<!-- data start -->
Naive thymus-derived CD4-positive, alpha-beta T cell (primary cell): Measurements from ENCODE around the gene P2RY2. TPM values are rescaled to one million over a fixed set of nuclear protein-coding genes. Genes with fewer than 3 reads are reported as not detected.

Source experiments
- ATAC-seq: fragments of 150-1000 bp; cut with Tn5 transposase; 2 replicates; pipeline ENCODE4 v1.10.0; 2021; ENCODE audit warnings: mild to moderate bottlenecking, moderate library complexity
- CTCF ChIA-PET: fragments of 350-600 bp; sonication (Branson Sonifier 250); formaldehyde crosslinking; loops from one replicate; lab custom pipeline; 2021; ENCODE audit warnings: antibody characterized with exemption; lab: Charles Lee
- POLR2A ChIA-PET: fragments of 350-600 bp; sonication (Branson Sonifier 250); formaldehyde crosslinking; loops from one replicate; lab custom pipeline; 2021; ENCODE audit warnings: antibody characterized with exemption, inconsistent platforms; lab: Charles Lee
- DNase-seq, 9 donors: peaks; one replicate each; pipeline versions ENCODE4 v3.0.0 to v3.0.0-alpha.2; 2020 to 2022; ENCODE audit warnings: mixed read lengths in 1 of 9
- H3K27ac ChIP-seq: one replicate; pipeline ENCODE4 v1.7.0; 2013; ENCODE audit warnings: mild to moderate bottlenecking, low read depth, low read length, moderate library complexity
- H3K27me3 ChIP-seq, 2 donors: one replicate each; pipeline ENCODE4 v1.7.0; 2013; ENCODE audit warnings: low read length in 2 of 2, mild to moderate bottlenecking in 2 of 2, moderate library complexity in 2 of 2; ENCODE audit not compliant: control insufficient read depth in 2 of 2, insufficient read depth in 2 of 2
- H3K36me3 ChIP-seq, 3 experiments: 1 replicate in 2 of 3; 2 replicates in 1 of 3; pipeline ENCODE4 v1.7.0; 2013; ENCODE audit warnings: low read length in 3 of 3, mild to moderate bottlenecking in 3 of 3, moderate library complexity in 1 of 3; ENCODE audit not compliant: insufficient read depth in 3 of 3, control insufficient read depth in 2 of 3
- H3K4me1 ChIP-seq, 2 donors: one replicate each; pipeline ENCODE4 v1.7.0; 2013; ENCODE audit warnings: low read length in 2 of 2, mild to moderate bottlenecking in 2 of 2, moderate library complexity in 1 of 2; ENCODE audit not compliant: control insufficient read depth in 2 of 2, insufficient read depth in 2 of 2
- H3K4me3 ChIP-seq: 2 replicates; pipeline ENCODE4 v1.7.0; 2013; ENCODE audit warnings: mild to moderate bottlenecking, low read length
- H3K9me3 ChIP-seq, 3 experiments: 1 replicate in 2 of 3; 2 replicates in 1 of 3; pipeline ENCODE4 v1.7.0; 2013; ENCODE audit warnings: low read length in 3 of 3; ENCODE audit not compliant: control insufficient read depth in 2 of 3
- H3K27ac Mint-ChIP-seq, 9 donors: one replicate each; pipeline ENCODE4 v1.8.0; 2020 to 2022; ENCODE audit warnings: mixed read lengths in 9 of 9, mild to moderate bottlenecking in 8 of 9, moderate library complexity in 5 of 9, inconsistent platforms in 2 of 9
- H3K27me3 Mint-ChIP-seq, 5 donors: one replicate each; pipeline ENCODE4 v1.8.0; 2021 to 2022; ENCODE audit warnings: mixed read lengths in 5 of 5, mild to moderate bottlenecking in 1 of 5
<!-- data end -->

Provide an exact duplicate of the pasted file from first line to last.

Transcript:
Naive thymus-derived CD4-positive, alpha-beta T cell (primary cell): Measurements from ENCODE around the gene P2RY2. TPM values are rescaled to one million over a fixed set of nuclear protein-coding genes. Genes with fewer than 3 reads are reported as not detected.

Source experiments
- ATAC-seq: fragments of 150-1000 bp; cut with Tn5 transposase; 2 replicates; pipeline ENCODE4 v1.10.0; 2021; ENCODE audit warnings: mild to moderate bottlenecking, moderate library complexity
- CTCF ChIA-PET: fragments of 350-600 bp; sonication (Branson Sonifier 250); formaldehyde crosslinking; loops from one replicate; lab custom pipeline; 2021; ENCODE audit warnings: antibody characterized with exemption; lab: Charles Lee
- POLR2A ChIA-PET: fragments of 350-600 bp; sonication (Branson Sonifier 250); formaldehyde crosslinking; loops from one replicate; lab custom pipeline; 2021; ENCODE audit warnings: antibody characterized with exemption, inconsistent platforms; lab: Charles Lee
- DNase-seq, 9 donors: peaks; one replicate each; pipeline versions ENCODE4 v3.0.0 to v3.0.0-alpha.2; 2020 to 2022; ENCODE audit warnings: mixed read lengths in 1 of 9
- H3K27ac ChIP-seq: one replicate; pipeline ENCODE4 v1.7.0; 2013; ENCODE audit warnings: mild to moderate bottlenecking, low read depth, low read length, moderate library complexity
- H3K27me3 ChIP-seq, 2 donors: one replicate each; pipeline ENCODE4 v1.7.0; 2013; ENCODE audit warnings: low read length in 2 of 2, mild to moderate bottlenecking in 2 of 2, moderate library complexity in 2 of 2; ENCODE audit not compliant: control insufficient read depth in 2 of 2, insufficient read depth in 2 of 2
- H3K36me3 ChIP-seq, 3 experiments: 1 replicate in 2 of 3; 2 replicates in 1 of 3; pipeline ENCODE4 v1.7.0; 2013; ENCODE audit warnings: low read length in 3 of 3, mild to moderate bottlenecking in 3 of 3, moderate library complexity in 1 of 3; ENCODE audit not compliant: insufficient read depth in 3 of 3, control insufficient read depth in 2 of 3
- H3K4me1 ChIP-seq, 2 donors: one replicate each; pipeline ENCODE4 v1.7.0; 2013; ENCODE audit warnings: low read length in 2 of 2, mild to moderate bottlenecking in 2 of 2, moderate library complexity in 1 of 2; ENCODE audit not compliant: control insufficient read depth in 2 of 2, insufficient read depth in 2 of 2
- H3K4me3 ChIP-seq: 2 replicates; pipeline ENCODE4 v1.7.0; 2013; ENCODE audit warnings: mild to moderate bottlenecking, low read length
- H3K9me3 ChIP-seq, 3 experiments: 1 replicate in 2 of 3; 2 replicates in 1 of 3; pipeline ENCODE4 v1.7.0; 2013; ENCODE audit warnings: low read length in 3 of 3; ENCODE audit not compliant: control insufficient read depth in 2 of 3
- H3K27ac Mint-ChIP-seq, 9 donors: one replicate each; pipeline ENCODE4 v1.8.0; 2020 to 2022; ENCODE audit warnings: mixed read lengths in 9 of 9, mild to moderate bottlenecking in 8 of 9, moderate library complexity in 5 of 9, inconsistent platforms in 2 of 9
- H3K27me3 Mint-ChIP-seq, 5 donors: one replicate each; pipeline ENCODE4 v1.8.0; 2021 to 2022; ENCODE audit warnings: mixed read lengths in 5 of 5, mild to moderate bottlenecking in 1 of 5